Daas Shukry, 57, likes to introduce himself as the product’s “No. 1 patient in Israel.” Shukry, who suffers from diabetes and a serious vascular disease, has lost his right leg above the knee. He arrived at Hillel Yaffeh Medical Center in Hadera with a necrotic left heel as a result of a particularly severe pressure wound. Nothing succeeded in improving the blood supply to his foot.

He underwent surgery for a partial amputation of his heel, but the wound remained large and couldn’t be closed by any existing treatment. He was not a suitable candidate for plastic surgery and transplants due to his underlying illnesses. The doctors explained to him that his left leg would also have to be amputated.

“I told the doctors that I would absolutely not amputate my leg – try whatever you like,” he recounts in a phone interview from a hospital where he is now being treated for the coronavirus. “And then came these guys [Igal and his son Alon, the CEO of RedDress]. I don’t know where they came from. It’s a miracle.”

For Shukry, it really was the closest thing to a miracle. That same week the Health Ministry had approved ActiGraft and Alon Kushnir was at a meeting with Shukry’s physician, Dr. Maxim Gurevich.

Gurevich, an orthopedic surgeon who is also in charge of treatments for diabetic foot problems at Hillel Yaffeh, says he was skeptical about the product. “In general I’m very conservative, but I told Alon and his guys, ‘Let’s try it on the most severe case, where the patient has nothing left to lose.’ We began treatments on Daas, and the huge wound, who had exposed his bone, gradually healed before my eyes, and became a small hole. Had he not contracted COVID-19, we could have continued until complete healing. But there is no question that we have already scored a tremendous achievement that we couldn’t have accomplished it any other way.”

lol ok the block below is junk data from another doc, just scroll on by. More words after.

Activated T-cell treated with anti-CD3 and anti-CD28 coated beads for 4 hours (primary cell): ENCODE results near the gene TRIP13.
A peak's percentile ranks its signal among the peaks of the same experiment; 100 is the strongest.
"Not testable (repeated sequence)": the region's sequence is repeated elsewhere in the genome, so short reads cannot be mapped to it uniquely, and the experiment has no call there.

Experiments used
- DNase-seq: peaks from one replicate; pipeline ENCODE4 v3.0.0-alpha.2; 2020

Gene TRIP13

Yael Isaacson, the owner of two private wound clinics, is widely regarded as having the most experience using ActiGraft treatments. She has been treating eight patients and all of them are now in an advanced stage of healing. A registered nurse, Isaacson has 25 years of clinical experience in hospitals in the United States and Israel.

The first time she tried the product was 13 weeks ago, on an elderly man who had a wound on his shin for seven years. “It’s a Stage 4 ulcer due to severe venous insufficiency, which had spread over 70% of his leg,” she says. “When he came to my clinic in Bnei Brak two years ago, we tried everything – advanced ointments and bandages – but nothing worked.”

In such situations, Isaacson explains, you simply bandage the wound very frequently and try to ensure that it doesn’t get infected and open even more. She says sufferers have severe pains that they describe as “a cigarette on your leg.”

A week after she administered ActiGraft on her elderly patient, she examined the wound for the first time. “I jumped out of my chair and started dancing, I felt as though I had won the lottery,” she says.

Kushnir senior is a serial inventor. He was the entrepreneur and inventor of DeepBreeze, an acoustic simulator using Vibration Response Imaging to monitor the flow of air into the lungs. He also developed MTRE, a device for regulating body temperature during surgery and brain traumas, which is now found in operating rooms around the world.

Because of his many years of experience in medical devices, he knew it would take a long time for his wound-healing solution to reach the market. In fact, 11 years have passed since that fateful bike trip on Mount Hurshan. But Kushnir was already on the phone with his son Alon to discuss the idea as he was loading his bicycle into his car.

Alon Kushnir had two decades of experience in medical equipment. For years he specialized in regulation and constructing clinical trials. He was a partner in startups that originated with his father’s earlier ideas. His most recent job was as vice president for regulation, clinical trials and marketing at Circ MedTech, which developed a device for circumcision without surgery. (The company shut down in 2019.)